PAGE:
Journal of Oceanography, Vol. 62 (No. 5), pp. 717-729, 2006
Pavel kaloud1*, Magda ezáová1 and Marianne Ellegaard2
1Department of Botany, Faculty of Science, Charles University, Benátská 2, 12801, Prague 2, Czech Republic
2Department of Phycology, Institute of Biology, University of Copenhagen, Øster Farimagsgade 2D, DK-1353, Copenhagen K, Denmark
(Received 1 April 2006; in revised form 3 June 2006; accepted 5 June 2006)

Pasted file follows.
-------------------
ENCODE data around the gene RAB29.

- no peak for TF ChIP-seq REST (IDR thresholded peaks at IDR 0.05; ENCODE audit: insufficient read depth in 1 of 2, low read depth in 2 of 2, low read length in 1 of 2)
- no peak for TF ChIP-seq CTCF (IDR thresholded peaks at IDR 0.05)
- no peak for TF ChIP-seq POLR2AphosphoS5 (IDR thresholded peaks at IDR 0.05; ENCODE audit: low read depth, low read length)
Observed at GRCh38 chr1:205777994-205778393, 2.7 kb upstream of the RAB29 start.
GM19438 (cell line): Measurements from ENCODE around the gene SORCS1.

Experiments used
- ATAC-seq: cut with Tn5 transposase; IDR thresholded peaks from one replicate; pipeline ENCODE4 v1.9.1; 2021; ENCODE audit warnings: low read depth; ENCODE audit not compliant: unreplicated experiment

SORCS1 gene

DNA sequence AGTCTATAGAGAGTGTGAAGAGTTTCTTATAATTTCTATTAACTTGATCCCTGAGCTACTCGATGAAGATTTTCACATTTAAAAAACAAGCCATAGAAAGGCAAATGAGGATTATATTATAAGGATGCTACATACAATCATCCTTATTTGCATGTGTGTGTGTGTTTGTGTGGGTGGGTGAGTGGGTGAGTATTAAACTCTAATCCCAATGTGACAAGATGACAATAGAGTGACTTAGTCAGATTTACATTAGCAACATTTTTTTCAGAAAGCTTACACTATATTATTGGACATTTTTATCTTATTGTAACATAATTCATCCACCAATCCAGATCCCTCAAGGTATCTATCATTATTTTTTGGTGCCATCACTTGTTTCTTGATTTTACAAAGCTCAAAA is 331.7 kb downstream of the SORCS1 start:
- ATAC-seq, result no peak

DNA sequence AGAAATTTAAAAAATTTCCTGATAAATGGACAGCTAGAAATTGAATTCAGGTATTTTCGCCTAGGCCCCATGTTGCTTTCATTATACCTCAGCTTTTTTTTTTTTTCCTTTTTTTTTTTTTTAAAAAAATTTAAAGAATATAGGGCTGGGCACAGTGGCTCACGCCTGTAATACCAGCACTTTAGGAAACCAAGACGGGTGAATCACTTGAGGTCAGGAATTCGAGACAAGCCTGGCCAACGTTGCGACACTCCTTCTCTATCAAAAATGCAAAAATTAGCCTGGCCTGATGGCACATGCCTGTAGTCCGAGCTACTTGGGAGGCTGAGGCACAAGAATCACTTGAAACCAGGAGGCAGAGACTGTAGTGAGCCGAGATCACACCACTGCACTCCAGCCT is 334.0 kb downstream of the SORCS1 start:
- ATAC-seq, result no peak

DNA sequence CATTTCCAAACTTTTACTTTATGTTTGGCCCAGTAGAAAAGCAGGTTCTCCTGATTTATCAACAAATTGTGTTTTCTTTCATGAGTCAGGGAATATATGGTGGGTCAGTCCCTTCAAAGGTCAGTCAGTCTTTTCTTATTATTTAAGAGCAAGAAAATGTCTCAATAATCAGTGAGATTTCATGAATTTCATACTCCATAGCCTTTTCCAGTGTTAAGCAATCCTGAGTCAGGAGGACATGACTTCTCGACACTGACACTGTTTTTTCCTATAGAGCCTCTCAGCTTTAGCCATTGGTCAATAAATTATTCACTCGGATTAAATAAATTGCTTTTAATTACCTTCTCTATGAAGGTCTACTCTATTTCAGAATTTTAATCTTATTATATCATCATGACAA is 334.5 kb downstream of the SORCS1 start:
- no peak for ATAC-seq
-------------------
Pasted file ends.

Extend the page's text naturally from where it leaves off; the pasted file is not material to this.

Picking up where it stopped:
Abstract: We report the results from a 250 km long transect, from the Danish coast to the North Sea at 55°30´N, which was sampled every 32 km in order to study the composition and distribution of phytoplankton, and their dependence on the distance from the coast, depth and other environmental factors. Altogether 144 species of algae were identified by light, epifluorescence and electron microscopy. Some ecological preferences were found on the basis of measured environmental parameters and compared with the literature. Possible controlling mechanisms for the distribution patterns of the plankton algae were analyzed by multivariate statistics. Only distance from the coast was found to be a significant factor for algal distribution along the transect. Three main areas of the transect were found: the coastal, middle and oceanic areas. Diatoms, mainly the centric ones, were the most abundant group of algae. The other less abundant groups were Dinophyceae, Dictyochophyceae, Prasinophyceae and Chlorophyceae. The pattern of distribution of diatoms and dinophytes along the transect was more or less similar, with larger numbers of cells found close to both the eastern and western parts of the transect, although the species composition was different. Some species were found to prefer coastal waters, other species were characterized as oceanic, and several species were found at all stations. Porosira glacialis showed an atypical distribution along the transect, with highest abundances at both coastal and oceanic stations.